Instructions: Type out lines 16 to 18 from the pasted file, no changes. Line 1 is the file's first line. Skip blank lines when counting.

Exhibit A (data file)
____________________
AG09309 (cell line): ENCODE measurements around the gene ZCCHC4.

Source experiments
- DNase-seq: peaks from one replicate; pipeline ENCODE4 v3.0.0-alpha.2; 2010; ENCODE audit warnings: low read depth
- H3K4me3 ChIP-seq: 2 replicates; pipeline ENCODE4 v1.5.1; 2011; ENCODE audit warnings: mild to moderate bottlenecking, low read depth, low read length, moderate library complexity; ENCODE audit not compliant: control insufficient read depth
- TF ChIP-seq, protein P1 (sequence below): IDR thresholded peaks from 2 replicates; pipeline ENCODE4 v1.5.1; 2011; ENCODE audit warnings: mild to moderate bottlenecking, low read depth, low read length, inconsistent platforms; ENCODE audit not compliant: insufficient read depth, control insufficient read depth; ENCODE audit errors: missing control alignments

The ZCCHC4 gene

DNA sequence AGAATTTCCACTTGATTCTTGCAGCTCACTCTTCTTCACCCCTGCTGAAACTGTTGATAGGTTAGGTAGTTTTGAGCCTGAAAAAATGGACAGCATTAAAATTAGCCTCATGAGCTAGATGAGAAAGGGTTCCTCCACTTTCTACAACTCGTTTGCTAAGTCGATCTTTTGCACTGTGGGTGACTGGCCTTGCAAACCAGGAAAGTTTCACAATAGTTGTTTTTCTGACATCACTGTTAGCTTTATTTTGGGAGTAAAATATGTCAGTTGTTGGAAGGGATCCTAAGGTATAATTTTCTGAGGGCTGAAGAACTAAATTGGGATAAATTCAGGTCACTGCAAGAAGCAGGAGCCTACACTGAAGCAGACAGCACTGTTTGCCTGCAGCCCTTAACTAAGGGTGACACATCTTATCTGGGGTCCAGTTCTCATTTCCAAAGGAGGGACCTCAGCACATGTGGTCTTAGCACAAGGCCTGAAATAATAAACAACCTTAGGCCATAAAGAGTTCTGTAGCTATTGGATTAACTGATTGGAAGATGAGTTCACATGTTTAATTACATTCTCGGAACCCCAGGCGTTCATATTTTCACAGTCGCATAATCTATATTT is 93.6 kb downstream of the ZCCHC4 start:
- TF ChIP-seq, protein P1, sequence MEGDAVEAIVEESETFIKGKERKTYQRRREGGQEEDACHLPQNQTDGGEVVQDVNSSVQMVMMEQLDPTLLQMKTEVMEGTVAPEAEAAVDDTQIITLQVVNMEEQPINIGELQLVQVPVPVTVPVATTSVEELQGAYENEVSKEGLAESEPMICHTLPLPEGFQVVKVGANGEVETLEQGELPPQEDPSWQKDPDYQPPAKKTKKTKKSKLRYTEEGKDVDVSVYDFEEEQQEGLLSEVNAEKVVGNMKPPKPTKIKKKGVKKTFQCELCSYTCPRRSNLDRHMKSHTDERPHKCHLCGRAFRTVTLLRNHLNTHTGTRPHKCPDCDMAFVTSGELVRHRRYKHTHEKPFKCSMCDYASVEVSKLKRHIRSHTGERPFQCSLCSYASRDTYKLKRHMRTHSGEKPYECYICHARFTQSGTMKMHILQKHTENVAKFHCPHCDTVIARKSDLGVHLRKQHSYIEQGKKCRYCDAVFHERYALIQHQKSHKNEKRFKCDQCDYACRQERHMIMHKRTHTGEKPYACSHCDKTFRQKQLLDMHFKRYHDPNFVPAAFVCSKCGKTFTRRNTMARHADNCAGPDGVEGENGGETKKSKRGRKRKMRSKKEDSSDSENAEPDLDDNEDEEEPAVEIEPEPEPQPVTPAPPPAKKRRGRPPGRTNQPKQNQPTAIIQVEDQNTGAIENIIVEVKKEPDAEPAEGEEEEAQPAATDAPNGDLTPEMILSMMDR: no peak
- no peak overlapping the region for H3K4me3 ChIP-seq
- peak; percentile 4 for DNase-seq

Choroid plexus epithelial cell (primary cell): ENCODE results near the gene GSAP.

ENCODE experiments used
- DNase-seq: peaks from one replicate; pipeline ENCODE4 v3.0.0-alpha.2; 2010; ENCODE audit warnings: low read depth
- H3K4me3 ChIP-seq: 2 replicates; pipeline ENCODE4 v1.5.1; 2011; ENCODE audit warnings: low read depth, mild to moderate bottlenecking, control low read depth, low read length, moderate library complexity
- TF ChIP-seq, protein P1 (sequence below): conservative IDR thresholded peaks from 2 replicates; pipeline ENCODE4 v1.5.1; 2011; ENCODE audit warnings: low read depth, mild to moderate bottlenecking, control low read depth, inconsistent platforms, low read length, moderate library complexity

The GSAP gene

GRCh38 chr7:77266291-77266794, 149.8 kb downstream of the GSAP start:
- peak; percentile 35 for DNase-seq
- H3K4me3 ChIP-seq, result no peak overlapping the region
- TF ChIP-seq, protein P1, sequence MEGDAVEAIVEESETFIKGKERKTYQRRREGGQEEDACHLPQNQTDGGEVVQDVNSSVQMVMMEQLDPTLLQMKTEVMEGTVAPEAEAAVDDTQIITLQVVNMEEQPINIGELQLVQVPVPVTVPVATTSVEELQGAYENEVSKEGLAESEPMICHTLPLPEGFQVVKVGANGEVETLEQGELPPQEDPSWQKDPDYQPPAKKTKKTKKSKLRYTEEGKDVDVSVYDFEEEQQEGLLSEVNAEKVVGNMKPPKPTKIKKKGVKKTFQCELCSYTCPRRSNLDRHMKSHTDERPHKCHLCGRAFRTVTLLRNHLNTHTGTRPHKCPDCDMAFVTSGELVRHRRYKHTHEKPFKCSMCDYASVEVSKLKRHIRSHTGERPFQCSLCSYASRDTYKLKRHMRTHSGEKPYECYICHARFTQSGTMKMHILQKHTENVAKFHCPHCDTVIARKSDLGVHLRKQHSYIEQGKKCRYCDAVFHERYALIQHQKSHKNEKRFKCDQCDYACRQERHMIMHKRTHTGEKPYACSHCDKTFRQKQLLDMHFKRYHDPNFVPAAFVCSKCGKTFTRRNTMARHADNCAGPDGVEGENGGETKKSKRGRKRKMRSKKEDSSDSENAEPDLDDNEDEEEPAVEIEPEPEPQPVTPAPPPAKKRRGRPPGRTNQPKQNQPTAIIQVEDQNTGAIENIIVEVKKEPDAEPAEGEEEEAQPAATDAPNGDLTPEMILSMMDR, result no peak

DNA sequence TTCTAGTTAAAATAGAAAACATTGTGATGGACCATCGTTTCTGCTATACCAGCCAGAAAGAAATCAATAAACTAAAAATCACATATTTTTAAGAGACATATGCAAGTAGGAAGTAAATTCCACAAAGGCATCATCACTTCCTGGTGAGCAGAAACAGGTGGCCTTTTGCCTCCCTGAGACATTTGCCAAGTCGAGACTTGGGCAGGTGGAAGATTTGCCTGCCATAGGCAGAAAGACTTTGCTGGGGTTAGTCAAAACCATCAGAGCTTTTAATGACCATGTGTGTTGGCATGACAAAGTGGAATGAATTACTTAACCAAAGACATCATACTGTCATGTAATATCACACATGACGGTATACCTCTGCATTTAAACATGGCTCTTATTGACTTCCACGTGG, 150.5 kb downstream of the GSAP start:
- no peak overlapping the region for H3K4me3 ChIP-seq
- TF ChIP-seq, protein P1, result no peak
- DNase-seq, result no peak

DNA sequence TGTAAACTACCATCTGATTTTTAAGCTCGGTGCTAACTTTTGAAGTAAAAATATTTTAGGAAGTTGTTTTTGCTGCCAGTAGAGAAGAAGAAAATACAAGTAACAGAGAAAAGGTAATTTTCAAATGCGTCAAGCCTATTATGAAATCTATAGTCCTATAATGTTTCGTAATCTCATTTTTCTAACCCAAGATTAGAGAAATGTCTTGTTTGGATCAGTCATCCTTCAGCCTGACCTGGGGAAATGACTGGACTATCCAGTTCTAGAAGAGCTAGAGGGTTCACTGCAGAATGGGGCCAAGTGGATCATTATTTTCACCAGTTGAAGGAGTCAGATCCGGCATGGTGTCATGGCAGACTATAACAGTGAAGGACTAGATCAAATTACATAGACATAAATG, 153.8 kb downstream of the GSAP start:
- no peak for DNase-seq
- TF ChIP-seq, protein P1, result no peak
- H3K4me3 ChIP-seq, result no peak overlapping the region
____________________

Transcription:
The GSAP gene

GRCh38 chr7:77266291-77266794, 149.8 kb downstream of the GSAP start:
- peak; percentile 35 for DNase-seq